Archaeological evidence shows the Avars and Gepids lived here until the middle of the century. The Avar rule also meant considerable Slavic migration to the Carpathian basin. In 895, the Magyars living in Etelköz entered the Byzantine-Bulgarian war as allies of Byzantium, and defeated the Bulgars. Because of this, the Bulgarians allied with the Pechenegs, who attacked the Magyar settlements. This led to the process of what we know as the Magyar conquest of the Carpathian basin called "hometaking" (honfoglalás) in Hungarian. This also resulted in the loss of the territories north of the Danube for the Bulgarian empire. Banat was under Magyar rule from this time, up until 1552, when the region of Temesvár was taken by the Ottoman empire.

Hungarian rule (early 10th century - 16th century)

The area of the Temes river was not the land of the Magyar royal tribe, and from the middle of the 10th century - the weakening of the royal rule - the local tribes began to pursue a more and more independent foreign policy. As a consequence, in the eastern part of the Carpathian basin, the Byzantine rite started to gain ground. This was halted with the establishment of the Hungarian kingdom, and István I's country-unitive efforts, who made the last tribal leader, Ajtony (Ahtum in other sources) bow. In the 14th century, the region became a number one priority, as the southern border of the Banat was the most important defensive line against Ottoman expansion.

Ottoman rule (1552-1716)

The Banat was incorporated into the Ottoman Empire in 1552, and became an Ottoman eyalet (province) named the Eyalet of Temeşvar. Due to the continuous Ottoman raids and resulting destruction, most of the local Hungarian population fled to the north or were killed, and Serbs and Vlachs migrated to the area. Since the 16th century, the Banat region was mainly populated by Rascians (Serbs) and Vlachs (Romanians); thus, in some historical sources it was referred to as Rascia and in others Wallachia. In 1594, Serbs in Banat started a large uprising against Ottoman rule. The Romanians also participated in this uprising.

Habsburg rule

In the 17th century, parts of the Banat were incorporated into the Habsburg Monarchy of Austria. In 1716, Prince Eugene of Savoy took the last parts of the Banat from the Ottomans. It received the title of the Banat of Temeswar after the Treaty of Passarowitz (1718), and remained a separate province in the Habsburg Monarchy under military administration until 1751, when Empress Maria Theresa of Austria introduced a civil administration. The Banat of Temeswar province was abolished in 1778. The southern part of the Banat region remained within the Military Frontier (Banat Krajina) until the Frontier was abolished in 1871.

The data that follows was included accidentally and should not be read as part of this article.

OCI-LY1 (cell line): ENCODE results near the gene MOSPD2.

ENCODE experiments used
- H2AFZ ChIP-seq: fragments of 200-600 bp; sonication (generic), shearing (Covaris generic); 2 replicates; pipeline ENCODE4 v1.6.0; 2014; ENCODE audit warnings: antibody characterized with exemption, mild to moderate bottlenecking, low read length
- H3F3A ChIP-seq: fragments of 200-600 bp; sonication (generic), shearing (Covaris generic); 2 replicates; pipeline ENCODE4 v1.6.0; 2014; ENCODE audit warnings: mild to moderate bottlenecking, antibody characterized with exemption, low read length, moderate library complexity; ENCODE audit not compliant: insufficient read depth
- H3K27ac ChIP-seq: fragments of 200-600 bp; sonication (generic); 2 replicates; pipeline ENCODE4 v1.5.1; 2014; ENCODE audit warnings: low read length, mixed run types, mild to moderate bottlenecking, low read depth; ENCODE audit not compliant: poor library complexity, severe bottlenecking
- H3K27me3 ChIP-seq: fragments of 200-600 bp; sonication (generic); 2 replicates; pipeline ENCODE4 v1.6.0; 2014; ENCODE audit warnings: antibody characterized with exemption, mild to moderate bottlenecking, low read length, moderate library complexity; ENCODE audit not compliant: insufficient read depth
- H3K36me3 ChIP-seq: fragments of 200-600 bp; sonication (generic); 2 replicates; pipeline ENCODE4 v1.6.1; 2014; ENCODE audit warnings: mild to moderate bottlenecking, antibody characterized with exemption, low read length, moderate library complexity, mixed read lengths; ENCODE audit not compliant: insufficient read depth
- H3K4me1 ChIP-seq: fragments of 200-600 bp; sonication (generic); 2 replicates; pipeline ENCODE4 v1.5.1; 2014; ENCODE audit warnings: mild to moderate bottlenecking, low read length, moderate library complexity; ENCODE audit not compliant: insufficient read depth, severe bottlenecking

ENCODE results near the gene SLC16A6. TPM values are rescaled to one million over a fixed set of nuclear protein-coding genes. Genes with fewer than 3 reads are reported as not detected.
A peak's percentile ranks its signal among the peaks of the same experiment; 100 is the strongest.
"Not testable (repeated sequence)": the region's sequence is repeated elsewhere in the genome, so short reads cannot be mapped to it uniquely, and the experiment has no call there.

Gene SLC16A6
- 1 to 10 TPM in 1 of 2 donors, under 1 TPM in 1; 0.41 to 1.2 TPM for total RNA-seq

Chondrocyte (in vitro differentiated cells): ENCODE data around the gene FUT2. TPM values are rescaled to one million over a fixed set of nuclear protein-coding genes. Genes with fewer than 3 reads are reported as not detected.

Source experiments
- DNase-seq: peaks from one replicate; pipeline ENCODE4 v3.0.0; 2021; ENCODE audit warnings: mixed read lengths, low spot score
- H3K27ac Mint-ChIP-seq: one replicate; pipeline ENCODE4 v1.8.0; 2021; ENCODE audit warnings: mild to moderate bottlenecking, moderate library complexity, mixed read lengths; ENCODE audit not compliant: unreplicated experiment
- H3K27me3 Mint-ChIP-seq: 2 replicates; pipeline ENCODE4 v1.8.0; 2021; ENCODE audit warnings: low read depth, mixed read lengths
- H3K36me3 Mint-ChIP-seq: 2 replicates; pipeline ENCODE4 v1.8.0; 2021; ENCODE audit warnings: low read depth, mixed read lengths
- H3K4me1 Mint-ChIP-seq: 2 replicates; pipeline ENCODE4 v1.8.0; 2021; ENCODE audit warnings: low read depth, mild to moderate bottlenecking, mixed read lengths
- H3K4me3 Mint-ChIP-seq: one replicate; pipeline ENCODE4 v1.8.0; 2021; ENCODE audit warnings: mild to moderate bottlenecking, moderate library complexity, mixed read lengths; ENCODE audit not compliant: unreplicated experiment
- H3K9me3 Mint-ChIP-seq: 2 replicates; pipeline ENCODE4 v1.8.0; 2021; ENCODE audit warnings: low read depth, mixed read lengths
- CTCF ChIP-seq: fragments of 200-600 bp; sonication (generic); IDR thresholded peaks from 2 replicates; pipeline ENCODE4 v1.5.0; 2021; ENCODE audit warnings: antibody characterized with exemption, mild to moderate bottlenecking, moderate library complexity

During the Ottoman rule, parts of Banat had a low population density after years of warfare, and much of the area was nearly uninhabited marsh, heath and forest. Count Claudius Mercy (1666-1734), who was appointed governor of the Banat of Temeswar in 1720, took numerous measures for the regeneration of the Banat. The marshes near the Danube and Tisza rivers were cleared, roads and canals were built at great expense of labour, German artisans and other settlers were attracted to colonize the district, and agriculture and trade encouraged.[1]

Maria Theresa also took a great interest in the Banat; she colonized the region with large numbers of German peasants, encouraged the exploitation of the mineral wealth of the country, and generally developed the measures introduced by Mercy.[1] German settlers arrived from Swabia, Alsace and Bavaria, as well as people from Austria. Many settlements in the eastern Banat thus were mostly German-inhabited. The ethnic Germans in the Banat region became known as the Danube Swabians, or Donauschwaben. Some of them, coming from French-speaking or linguistically mixed communes in Lorraine, maintained for some generations the French language, and a specific ethnic identity, later labelled as Banat French, Français du Banat.[2] Hungarians were not allowed to settle down in Banat after the colonization for a long time.

In 1779, the Banat region was incorporated back into Habsburg Kingdom of Hungary, and the three counties Torontál, Temes and Krassó were created. In 1848, the western Banat became part of the Serbian Vojvodina, a Serbian autonomous region within the Habsburg Monarchy. During the Revolutions of 1848–1849, the Banat was respectively occupied by Serbian and Hungarian troops. The date also started expansion of Greater Serbian propaganda against the Banatians.